SGLT2i vs. GLP-1 Agonist: Treatment Progression, Persistence Compared
This article is written live from the American Association of Clinical Endocrinologists (AACE) 2017 Annual Meeting in Austin, TX. MPR will be reporting news on the latest findings from leading experts in endocrinology. Check back for more news from AACE 2017.
At the AACE 2017 Annual Meeting, Carol H. Wysham, MD, of the Rockwood Clinic, Spokane, WA, presented results of a study comparing the efficacy of canagliflozin (CANA) and glucagon-like peptide-1 (GLP-1) receptor agonists in patients with type 2 diabetes mellitus (T2DM) in a real-world setting.
The study aimed at comparing the efficacy of oral CANA 300mg, a sodium-glucose co-transporter 2 inhibitor (SGLT2) vs. an injectable GLP-1 receptor agonist (albiglutide, dulaglutide, exenatide, liraglutide) in terms of persistence, treatment progression, and durability in patients. In order to do this, the study authors utilized the QuintilesIMS EMRs–US database to identify T2DM patients that had been initiated on CANA or a GLP-1 agonist between March 2012 and April 2016.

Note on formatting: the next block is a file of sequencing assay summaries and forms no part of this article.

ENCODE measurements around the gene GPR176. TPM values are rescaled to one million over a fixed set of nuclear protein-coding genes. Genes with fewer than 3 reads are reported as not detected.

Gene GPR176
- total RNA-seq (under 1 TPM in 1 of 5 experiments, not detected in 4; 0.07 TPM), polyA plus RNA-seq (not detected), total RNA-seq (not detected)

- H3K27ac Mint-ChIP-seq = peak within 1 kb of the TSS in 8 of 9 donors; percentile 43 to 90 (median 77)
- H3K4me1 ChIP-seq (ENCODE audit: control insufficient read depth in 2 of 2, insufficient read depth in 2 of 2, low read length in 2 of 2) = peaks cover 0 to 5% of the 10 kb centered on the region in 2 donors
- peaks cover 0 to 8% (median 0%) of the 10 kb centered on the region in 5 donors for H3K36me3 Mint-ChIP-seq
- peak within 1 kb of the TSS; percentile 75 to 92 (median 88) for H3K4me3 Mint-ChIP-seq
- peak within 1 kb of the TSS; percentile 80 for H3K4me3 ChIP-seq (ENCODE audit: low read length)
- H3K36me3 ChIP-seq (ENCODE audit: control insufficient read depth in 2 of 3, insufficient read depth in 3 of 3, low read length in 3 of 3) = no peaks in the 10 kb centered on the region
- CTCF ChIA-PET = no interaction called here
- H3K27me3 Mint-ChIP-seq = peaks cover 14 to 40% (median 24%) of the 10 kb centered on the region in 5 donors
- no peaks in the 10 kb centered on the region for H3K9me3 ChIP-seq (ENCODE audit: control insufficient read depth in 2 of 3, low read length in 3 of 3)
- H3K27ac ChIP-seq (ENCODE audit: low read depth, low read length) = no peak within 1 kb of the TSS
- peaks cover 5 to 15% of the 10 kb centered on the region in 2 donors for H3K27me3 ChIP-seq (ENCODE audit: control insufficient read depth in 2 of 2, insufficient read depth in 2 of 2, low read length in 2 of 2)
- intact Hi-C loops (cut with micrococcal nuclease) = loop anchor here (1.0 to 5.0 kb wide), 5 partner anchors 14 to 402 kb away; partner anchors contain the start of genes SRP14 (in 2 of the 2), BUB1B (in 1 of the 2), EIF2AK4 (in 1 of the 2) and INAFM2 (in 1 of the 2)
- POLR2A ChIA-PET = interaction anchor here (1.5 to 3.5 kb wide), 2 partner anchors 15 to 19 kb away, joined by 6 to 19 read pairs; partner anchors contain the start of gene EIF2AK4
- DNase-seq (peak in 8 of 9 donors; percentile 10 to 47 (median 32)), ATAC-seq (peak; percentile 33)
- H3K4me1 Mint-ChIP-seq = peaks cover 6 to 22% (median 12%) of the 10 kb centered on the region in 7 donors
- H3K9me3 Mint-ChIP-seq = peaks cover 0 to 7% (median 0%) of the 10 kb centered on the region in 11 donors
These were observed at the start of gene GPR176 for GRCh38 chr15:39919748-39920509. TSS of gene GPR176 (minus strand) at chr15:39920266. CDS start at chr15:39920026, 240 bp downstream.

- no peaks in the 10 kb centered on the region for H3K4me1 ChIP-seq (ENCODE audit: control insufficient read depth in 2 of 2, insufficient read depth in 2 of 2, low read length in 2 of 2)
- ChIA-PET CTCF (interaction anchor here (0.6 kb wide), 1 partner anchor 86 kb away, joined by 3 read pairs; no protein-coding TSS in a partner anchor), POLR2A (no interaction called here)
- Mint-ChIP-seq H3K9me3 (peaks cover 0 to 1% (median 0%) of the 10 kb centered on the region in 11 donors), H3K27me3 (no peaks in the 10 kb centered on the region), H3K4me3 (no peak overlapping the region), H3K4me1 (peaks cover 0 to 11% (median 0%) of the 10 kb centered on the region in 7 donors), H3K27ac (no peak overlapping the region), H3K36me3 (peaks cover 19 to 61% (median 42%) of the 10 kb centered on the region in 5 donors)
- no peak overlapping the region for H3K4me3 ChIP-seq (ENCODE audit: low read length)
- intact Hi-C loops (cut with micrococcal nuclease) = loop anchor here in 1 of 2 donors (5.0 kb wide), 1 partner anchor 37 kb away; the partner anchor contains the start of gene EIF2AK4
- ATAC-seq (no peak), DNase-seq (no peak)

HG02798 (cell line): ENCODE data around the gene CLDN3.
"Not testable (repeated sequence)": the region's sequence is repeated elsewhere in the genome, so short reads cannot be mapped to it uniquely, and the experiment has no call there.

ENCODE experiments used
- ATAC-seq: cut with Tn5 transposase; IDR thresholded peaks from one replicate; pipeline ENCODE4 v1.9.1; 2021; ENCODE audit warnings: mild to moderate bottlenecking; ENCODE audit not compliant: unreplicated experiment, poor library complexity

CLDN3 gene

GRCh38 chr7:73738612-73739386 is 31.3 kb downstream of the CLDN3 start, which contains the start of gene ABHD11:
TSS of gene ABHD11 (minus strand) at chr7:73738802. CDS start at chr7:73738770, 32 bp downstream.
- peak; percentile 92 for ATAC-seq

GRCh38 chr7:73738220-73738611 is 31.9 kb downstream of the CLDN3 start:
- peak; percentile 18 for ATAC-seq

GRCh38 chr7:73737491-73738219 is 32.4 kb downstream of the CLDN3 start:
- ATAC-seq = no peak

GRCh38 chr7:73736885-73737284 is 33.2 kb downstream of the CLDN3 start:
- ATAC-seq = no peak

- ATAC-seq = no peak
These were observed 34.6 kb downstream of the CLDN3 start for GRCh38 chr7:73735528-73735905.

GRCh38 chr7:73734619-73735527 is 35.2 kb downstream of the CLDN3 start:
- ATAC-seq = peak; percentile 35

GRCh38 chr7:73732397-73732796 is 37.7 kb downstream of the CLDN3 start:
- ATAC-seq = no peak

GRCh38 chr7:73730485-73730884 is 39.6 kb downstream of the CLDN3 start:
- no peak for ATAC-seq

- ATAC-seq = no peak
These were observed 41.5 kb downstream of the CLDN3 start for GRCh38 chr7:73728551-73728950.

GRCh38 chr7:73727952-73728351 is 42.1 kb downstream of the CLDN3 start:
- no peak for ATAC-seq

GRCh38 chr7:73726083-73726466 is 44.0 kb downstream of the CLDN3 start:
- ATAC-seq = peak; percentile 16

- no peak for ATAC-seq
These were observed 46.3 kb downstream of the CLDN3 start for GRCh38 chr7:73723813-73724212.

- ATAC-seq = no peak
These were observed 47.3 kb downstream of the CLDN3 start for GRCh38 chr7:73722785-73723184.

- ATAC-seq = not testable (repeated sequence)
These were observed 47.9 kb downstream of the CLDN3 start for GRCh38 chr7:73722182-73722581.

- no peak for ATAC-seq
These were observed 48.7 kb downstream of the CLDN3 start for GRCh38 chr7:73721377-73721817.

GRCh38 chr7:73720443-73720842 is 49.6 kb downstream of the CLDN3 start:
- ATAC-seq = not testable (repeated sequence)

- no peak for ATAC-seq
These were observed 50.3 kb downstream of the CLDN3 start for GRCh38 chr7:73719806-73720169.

Outcomes of the study included mean HbA1c levels measured every 3 months prior to new antihyperglycemic agent (AHA) use, time to reach HbA1c <8%, persistence (no gap of >90 days from last day of supply until next prescription), new AHA use by class, time to new AHA prescription, and time to HbA1c ≥8% and the composite outcome of time to HbA1c ≥8% or having a prescription for new AHA.
The authors identified 11,435 patients for the CANA group and 11,582 patients for the GLP-1 agonist group. Results of the study found that the time to obtain an HbA1c <8% was similar for the CANA and GLP-1 agonist groups (HR 0.98; 95% CI: 0.91, 1.06; P=0.642). The median time to reach the <8% threshold was 12.4 months vs. 13.1 months, respectively. However, data indicated that “CANA patients were 30% less likely to discontinue (HR 0.70, 95% CI: 0.66, 0.74; P<0.001), with a median time to discontinuation of 12.4 vs. 8.6 months" when compared to GLP-1 agonist patients.
Results of the study also found that patients receiving CANA were 28% less likely to add or switch to a new AHA (HR 0.72; 95% CI: 0.68, 0.77; P<0.001). Although the treatment groups did not significantly differ when examining the failure to maintain HbA1c <8% outcome, the authors reported that “CANA patients were 17% less likely to either fail to maintain HbA1c <8% or add/switch to a new AHA (HR 0.83, 95% CI: 0.77, 0.90; P<0.001).”
Evidence from this analysis indicated that CANA and GLP-1 agonists have comparable efficacy for attaining and maintaining an HbA1c <8%. However, CANA patients were less likely to discontinue their medication or to add or switch to a new AHA when compared to GLP-1 patients.
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